When I first started in journalism I worked as a general assignment reporter. After a few years, I decided to become a science journalist. I thought it made sense, to focus on a subject that fascinated me rather than continue to rattle around assorted news beats. But I still remember the look of frozen horror on my father’s face when I announced the decision.
As you may deduce, my father is a scientist. He received his PhD in 1955 from the University of Illinois, where in addition to studying entomology he learned the essential lesson that “real” scientists shared their work only with each other and did not attempt to become “popularizers” because that would lead to “dumbing down” the research.
He emerged from paralysis to say: “I hope you’re not planning to interview my friends.” A science historian at the California Institute of Technology once told me that this disdain is rooted in the way we teach science. In particular, he said, K-12 science classes in the United States are essentially designed as a filtration system, separating whose fit for what he called “the priesthood of science” from the unfit rest of us.
“Why would I want to interview boring old entomologists?” I naturally replied. This conversation was in my parents’ living room (father in armchair, daughter pacing) but variations on this theme occur any time, any place. Scientists won’t talk to journalists; they don’t want to waste their time “dumbing it down”; they don’t see it as “making us smarter.” So many of the good stories in science don’t get covered at all. Or the stories get covered only for an already science-literate audience – explored in publications like Discover or Science News – rather than for that far larger group, the science disenfranchised.
Last week’s editorial by Royce Murray, the editor of Analytical Chemistry, “Science Blogs and Caveat Emptor” brought home the point that while the medium may change, the dilemma remains the same. My PLoS colleague David Kroll, has done a brilliant job of blogger defense, pointing out that many are scientists (like Kroll himself) or award-winning science writers, emphasizing the rise of smart science blog networks. He demonstrates perfectly that Royce’s broadbrush declaration “the current phenomenon of ‘bloggers’ should be of serious concern to scientists” shows that the editor failed to do his homework.
My first reaction to Murray’s piece was to wonder if he belonged to my father’s generation of scientists-who-hate-to-share. Sure enough, he received his PhD in 1960, reinforcing my feeling we’ll really move forward in improving public understanding of science when we approach it through Kroll’s kind of 21st century mindset.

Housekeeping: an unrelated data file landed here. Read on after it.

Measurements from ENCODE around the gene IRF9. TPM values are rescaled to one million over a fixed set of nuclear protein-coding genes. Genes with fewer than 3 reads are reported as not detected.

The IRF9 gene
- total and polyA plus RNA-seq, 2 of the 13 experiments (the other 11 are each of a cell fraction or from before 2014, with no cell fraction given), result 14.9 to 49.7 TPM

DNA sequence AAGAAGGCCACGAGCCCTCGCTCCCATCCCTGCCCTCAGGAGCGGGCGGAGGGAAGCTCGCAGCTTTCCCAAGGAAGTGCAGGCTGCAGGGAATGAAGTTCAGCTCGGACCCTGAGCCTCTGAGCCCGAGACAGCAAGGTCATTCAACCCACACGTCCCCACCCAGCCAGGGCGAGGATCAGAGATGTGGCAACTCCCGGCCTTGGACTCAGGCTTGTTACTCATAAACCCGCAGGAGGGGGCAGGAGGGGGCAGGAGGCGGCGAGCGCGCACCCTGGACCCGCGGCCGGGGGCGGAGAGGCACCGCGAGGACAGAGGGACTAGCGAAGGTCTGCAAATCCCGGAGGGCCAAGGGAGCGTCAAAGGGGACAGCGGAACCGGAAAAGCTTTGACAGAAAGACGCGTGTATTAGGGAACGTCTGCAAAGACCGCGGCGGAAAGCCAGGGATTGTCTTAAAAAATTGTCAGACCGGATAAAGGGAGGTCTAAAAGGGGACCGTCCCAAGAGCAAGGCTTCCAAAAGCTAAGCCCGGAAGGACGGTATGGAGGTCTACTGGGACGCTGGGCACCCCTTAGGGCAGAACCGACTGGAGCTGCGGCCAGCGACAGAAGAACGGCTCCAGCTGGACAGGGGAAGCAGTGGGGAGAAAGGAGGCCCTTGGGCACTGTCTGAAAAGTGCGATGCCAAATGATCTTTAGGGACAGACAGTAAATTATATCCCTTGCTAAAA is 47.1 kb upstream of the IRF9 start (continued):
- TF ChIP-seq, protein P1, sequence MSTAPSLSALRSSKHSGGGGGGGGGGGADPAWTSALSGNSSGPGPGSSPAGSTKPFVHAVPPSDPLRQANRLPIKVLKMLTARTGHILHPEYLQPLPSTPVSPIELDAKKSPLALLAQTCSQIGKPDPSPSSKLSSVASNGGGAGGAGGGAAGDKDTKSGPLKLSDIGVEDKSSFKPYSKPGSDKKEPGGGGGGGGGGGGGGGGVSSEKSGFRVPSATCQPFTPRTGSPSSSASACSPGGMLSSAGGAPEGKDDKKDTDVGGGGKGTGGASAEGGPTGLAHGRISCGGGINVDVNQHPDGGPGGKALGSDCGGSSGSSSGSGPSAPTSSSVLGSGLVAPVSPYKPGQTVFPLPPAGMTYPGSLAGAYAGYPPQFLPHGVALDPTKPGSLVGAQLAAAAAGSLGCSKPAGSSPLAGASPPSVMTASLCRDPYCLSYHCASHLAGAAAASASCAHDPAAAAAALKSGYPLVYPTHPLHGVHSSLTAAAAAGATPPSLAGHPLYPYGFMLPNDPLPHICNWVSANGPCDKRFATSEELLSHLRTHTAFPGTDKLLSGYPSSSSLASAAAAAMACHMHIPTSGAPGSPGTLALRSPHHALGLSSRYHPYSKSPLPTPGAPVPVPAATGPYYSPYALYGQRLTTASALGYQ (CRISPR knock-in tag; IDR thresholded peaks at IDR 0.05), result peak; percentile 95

For one thing, one of Kroll’s remedies is to suggest that more scientists became bloggers – yes, public communicators of science – themselves. I’ve always thought that my own profession of science journalism grew to fill the void created by scientists who couldn’t be bothered to “dumb down” their work. Since the mid-1950s, the National Association of Science Writers (and, yes, I’m a past-president so I like to mention it) has grown from several hundred members to nearly 3,000. At the same time, science journalism programs have sprung up at universities from UC-Berkeley to New York University.
Science writers, journalists, broadcasters and bloggers became the voice of science during a time during which too many scientists simply refused to engage. Scientists have ceded that position of power amazingly readily; ask yourselves how many research associations offer awards to journalists for communicating about science but none to their own members for doing the same. Ask yourself how the culture of science responds even today to researchers who become popular authors or bloggers, public figures. Whether young scientists are rewarding for spending time on public communication? And ask yourself how hypocritical this is, to complain that the general public doesn’t understand science while refusing to participate in changing that problem?
As it turns out, the culture of the “real” scientist who exists somehow separate from the rest of us has not been a boon for public understanding or appreciation of science. So let me make a case that it’s not too late for Prof. Murray and those who think like him to approach science communication differently. It doesn’t hurt to remember that we in the science-literate section of the bleachers aren’t the only ones who matter here. He writes that he’s worried about the anti-science voices on the Internet; the best way to counter is probably not through an inner circle editorial in Analytical Chemistry.
To end on a happy note, my father decided that he wouldn’t disown me after all, that having a science journalist daughter wasn’t quite as embarrassing as he’d anticipated. He started calling his friends to make sure they would talk to me. He went on the Today show and persuaded former host Bryant Gumbel to eat beetles on the air. Of course, he once gave an interview to the National Enquirer, under the impression that it was the National Observer. But as I keep telling him, he should congratulate himself on reaching a new audience.